(1) Terry Gray expressed his feelings about having been called names. I'm
entirely in agreement. I just want us to observe the "sauce for the goose
is sauce for the gander" principle of equity (does anyone know the Latin
(2) George Murphy expressed the following:
>>But when ID people conclude that something is the
result of capitalized Intelligent Design, we're supposed to believe that
scientifically understandable processes could not have produced it and
stop our investigation at that point.<<
Well, I can't claim to speak for the "ID people", but I don't see where
embrasure of the overall program actually entails "stop our investigation
at that point". It may mean our investigation takes on different lines,
but what's bad about that? If I decide that Stonehenge is not a product of
the rocks that make it up, I will no longer interrogate the rocks for
answers to that class of question. I don't necessarily lose interest in
the rocks (e.g. in the properties that have made it so long-lived); but I
also have some new avenues of research, namely, who made it, when, and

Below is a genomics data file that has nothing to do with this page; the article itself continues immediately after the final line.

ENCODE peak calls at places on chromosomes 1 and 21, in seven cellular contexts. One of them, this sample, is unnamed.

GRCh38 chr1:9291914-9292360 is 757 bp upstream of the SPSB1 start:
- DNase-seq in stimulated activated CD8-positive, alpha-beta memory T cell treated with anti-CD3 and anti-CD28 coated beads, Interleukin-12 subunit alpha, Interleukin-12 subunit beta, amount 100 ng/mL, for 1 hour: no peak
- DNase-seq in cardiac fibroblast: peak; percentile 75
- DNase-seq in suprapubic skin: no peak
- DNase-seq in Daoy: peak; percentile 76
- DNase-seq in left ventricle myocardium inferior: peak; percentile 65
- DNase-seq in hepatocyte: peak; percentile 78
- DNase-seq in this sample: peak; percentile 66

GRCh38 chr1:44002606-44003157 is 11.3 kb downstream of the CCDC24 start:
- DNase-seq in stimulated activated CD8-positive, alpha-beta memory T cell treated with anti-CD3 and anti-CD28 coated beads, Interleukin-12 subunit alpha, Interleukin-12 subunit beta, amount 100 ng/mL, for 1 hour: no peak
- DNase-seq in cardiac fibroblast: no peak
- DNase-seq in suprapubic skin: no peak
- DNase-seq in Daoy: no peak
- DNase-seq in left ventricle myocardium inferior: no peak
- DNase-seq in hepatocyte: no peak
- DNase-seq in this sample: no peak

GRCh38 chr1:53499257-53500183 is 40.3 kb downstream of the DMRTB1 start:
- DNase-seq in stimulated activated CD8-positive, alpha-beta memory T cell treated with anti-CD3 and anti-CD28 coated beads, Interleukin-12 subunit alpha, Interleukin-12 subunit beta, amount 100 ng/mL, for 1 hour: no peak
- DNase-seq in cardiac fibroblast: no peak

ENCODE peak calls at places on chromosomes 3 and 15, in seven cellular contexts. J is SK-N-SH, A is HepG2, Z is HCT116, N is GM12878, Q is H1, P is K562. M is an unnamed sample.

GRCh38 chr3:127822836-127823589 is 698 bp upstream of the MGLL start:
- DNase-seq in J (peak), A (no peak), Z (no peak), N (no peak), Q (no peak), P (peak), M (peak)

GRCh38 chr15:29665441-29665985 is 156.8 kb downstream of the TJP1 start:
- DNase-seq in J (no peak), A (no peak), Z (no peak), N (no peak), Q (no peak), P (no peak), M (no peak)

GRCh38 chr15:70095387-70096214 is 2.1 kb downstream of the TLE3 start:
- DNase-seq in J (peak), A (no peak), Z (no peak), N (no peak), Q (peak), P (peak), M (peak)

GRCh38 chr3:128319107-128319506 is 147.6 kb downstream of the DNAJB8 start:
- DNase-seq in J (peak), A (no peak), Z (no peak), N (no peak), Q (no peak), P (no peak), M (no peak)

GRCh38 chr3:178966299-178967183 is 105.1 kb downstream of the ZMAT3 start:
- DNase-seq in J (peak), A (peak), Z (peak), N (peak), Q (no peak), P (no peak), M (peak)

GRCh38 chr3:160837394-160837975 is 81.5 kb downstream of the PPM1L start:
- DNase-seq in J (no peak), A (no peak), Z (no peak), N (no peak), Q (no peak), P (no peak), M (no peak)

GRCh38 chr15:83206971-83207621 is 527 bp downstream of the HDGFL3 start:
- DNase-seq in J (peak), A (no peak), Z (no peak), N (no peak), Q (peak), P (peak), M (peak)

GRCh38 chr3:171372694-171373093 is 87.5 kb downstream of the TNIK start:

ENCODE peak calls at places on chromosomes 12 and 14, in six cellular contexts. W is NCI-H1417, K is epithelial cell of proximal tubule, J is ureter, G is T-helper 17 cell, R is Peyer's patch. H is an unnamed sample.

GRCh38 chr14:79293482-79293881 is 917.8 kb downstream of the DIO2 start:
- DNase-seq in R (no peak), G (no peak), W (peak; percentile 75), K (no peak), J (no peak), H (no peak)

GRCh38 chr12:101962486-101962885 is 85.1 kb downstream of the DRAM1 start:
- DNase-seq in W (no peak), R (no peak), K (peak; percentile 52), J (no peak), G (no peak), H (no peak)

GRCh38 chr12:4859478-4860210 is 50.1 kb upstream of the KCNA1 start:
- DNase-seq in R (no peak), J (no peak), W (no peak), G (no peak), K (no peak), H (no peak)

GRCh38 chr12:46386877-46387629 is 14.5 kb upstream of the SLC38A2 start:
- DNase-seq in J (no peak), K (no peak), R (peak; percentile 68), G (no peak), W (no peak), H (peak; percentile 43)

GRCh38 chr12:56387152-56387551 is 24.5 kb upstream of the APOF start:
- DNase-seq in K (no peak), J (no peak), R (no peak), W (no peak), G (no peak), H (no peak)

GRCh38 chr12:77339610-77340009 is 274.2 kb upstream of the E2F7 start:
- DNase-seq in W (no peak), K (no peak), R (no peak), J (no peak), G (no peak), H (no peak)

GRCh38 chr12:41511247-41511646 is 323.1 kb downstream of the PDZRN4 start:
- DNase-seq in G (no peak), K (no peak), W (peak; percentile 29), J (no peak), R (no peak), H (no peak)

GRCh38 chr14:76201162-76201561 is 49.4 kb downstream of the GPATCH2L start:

_why_ did they make it?
(3) Peter Vibert commented on never thinking Lewis got a particular point
right. George Murphy helpfully pointed to the context in the book
_Miracles_; I'd like to point out that Lewis was building on an idea found
in Athanasius' 4th-century treatise on the Incarnation about that kind of
miracle. Lewis gives an indication of this in the essay in _God in the
dock_, a number of points of which did not make it into the final version
of _Miracles_ (more's the pity).
Peter also wrote,
>>I concede that "signs" may not be the right concept to map onto God's
"extraordinary", "unmediated", "unusual", "direct", "supernatural" works.
What's the right way to describe them? And is the act of creation (at least
in part - for God used some "ordinary" processes in creating, according to
Gen. 1 & 2) one of them?<<
To which I can only reply, I'm trying to work that out. I would be
grateful for your prayers!